30 min

Monitor, protect, and optimize your battery life with STC3115 and PIC18LF45K40

Stay in control of your battery's health

BATT-MON Click with EasyPIC v7a

Published Jun 02, 2023

Click board™


Development board

EasyPIC v7a


NECTO Studio



A battery monitoring solution that provides valuable insights into your battery's performance, helping you identify issues and optimize its usage



Hardware Overview

How does it work?

BATT-MON Click is based on the STC3115, a high-precision battery gas gauge IC with alarm output for handheld applications, from STMicroelectronics. It includes all necessary components for the STC3115 to ensure the proper functionality of the Click board™ and maintain the monitoring precision. The monitoring functions include the measurement of battery voltage, current, and temperature. A Coulomb counter is available to track the SOC when the battery is charging or discharging at a high rate. A sigma-delta A/D converter measures the voltage, current, and temperature. The STC3115 can operate in two different modes with different power consumption. Mode selection is made by the VMODE bit in register 0. For more information about registers and operating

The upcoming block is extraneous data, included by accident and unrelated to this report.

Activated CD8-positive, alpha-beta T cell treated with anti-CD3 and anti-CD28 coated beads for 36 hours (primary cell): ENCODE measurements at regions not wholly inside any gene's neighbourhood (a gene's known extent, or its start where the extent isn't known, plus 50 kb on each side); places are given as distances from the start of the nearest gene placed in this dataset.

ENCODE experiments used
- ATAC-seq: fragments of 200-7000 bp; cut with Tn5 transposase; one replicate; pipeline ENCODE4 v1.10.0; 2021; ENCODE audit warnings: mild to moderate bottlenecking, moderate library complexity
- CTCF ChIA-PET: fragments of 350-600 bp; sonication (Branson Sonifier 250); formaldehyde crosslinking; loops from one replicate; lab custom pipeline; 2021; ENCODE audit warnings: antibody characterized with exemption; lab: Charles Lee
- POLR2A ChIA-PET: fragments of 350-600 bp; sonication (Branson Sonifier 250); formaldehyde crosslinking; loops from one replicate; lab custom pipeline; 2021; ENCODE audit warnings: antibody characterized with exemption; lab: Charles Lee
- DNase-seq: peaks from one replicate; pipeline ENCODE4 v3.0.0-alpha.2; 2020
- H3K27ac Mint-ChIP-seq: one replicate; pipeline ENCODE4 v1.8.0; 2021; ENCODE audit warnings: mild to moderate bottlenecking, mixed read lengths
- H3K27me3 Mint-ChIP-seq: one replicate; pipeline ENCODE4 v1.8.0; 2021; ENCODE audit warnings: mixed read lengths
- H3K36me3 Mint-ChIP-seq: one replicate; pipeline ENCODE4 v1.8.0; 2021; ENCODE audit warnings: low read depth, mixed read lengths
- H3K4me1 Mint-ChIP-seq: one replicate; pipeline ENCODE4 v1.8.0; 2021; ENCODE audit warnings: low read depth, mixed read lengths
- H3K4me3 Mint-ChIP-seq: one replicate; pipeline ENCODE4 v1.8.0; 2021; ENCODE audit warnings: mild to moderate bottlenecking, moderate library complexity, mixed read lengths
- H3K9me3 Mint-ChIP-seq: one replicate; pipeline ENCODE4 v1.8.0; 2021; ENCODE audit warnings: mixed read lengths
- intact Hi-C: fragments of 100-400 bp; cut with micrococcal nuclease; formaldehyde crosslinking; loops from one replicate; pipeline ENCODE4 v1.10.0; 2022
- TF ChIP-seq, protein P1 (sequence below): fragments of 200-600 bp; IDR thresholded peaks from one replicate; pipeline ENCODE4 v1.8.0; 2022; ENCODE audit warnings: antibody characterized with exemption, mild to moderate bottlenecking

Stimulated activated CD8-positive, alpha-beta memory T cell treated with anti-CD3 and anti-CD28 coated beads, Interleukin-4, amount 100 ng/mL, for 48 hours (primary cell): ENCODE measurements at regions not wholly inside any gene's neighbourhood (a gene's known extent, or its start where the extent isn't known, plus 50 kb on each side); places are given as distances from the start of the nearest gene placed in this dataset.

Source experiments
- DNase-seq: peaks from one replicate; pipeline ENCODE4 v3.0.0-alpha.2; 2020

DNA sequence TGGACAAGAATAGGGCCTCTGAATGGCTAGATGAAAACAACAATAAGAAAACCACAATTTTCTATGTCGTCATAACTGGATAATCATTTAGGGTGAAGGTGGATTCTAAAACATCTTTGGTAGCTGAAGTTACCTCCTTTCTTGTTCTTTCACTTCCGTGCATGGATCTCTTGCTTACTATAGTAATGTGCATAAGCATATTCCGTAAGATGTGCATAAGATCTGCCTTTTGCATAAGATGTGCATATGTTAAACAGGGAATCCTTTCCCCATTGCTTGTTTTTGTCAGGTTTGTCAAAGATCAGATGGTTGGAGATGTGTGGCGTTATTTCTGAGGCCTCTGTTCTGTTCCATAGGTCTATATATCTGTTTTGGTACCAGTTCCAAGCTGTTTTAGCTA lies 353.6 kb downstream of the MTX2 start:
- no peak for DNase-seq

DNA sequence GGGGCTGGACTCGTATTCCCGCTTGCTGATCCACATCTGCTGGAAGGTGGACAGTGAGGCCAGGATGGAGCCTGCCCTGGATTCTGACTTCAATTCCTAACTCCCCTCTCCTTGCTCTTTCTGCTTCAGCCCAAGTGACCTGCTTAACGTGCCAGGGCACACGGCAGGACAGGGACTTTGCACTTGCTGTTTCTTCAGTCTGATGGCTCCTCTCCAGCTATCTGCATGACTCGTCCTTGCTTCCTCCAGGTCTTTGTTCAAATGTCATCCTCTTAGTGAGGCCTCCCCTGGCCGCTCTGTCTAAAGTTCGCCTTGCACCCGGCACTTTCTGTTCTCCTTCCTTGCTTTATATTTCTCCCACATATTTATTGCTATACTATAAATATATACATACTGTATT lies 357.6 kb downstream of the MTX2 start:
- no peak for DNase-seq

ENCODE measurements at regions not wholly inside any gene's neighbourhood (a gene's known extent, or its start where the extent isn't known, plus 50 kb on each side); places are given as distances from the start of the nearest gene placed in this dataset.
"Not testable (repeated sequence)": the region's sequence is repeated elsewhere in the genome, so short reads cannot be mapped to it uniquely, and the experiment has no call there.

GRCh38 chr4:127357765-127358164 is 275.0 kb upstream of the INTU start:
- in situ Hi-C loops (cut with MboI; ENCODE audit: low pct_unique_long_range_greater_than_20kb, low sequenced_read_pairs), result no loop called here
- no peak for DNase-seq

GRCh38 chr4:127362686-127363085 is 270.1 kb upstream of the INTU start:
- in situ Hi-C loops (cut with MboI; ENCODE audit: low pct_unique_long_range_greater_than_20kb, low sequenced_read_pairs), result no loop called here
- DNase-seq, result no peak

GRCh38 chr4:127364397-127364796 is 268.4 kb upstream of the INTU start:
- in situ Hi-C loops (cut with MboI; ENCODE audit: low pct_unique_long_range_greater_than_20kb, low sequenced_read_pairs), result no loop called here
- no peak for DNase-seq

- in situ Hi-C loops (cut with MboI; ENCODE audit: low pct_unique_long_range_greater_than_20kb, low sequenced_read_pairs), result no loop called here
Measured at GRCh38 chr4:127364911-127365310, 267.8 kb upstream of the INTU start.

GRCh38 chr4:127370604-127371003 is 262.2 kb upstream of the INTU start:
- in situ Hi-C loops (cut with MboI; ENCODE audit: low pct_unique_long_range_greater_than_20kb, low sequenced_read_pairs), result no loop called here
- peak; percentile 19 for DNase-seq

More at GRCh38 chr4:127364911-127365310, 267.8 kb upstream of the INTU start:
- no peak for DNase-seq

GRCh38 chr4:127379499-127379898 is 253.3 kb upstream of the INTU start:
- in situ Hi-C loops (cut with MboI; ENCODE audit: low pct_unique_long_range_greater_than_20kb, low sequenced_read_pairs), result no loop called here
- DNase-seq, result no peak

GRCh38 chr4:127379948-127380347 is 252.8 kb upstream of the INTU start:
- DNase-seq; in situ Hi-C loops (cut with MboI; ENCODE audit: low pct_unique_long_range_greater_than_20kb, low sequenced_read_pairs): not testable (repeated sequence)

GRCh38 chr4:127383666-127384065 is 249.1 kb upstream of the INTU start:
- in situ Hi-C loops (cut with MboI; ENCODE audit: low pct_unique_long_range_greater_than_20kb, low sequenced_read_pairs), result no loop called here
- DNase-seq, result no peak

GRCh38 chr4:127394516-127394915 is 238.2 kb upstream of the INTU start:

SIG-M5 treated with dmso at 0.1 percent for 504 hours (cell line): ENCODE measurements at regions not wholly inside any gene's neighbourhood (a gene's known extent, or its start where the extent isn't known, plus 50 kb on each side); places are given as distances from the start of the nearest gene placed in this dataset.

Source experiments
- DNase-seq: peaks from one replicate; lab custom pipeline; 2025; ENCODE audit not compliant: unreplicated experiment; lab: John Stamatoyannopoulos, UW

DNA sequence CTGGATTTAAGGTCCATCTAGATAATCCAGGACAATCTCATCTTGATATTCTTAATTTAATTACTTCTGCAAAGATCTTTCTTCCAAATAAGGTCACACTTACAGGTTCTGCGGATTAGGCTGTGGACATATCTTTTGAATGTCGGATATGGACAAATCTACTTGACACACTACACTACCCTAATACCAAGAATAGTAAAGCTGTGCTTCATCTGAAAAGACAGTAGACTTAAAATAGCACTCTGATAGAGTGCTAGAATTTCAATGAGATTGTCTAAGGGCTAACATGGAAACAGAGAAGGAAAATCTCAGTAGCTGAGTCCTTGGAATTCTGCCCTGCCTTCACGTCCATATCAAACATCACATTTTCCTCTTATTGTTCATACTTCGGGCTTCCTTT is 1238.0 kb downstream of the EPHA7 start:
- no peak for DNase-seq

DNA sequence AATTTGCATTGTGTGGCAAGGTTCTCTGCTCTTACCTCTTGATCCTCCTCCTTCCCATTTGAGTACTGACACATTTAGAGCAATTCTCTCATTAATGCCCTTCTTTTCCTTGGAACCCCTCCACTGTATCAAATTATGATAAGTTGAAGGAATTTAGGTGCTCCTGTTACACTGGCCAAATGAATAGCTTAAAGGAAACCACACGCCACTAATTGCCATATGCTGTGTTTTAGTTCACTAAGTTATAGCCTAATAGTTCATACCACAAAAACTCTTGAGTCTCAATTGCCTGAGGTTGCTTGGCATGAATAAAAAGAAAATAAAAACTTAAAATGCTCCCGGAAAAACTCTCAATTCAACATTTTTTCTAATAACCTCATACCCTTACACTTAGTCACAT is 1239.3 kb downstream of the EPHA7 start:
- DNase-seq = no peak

modes, refer to the modes STC3115 datasheet. Battery voltage is measured by using one conversion cycle of the A/D converter every 4 s. The conversion cycle takes 8192 clock cycles, which means that when the internal 32768Hz clock is used, the conversion cycle time is 250ms. The voltage range is 0 to 4.5V, and the resolution is 2.20mV. The accuracy of the voltage measurement is ±0.5% over the temperature range. This allows accurate SOC information from the battery open-circuit voltage. The voltage drop across the sense resistor (R9) for current sensing is measured with the internal 14-bit sigma-delta A/D converter. Using the 32768Hz internal clock, the conversion cycle time is 500 ms for a 14-bit resolution. The LSB value is 5.88μV. The A/D converter output is in two’s complement format.

When a conversion cycle is completed, the result is added to the Coulomb counter accumulator, and the number of conversions is incremented in a 16-bit counter. The current register is updated only after the conversion closest to the voltage conversion (once per 4s measurement cycle). The result is stored in the REG_CURRENT register. This Click board™ can operate with either 3.3V or 5V logic voltage levels selected via the VCC SEL jumper. This way, both 3.3V and 5V capable MCUs can use the communication lines properly. However, the Click board™ comes equipped with a library containing easy-to-use functions and an example code that can be used, as a reference, for further development.


Features overview

Development board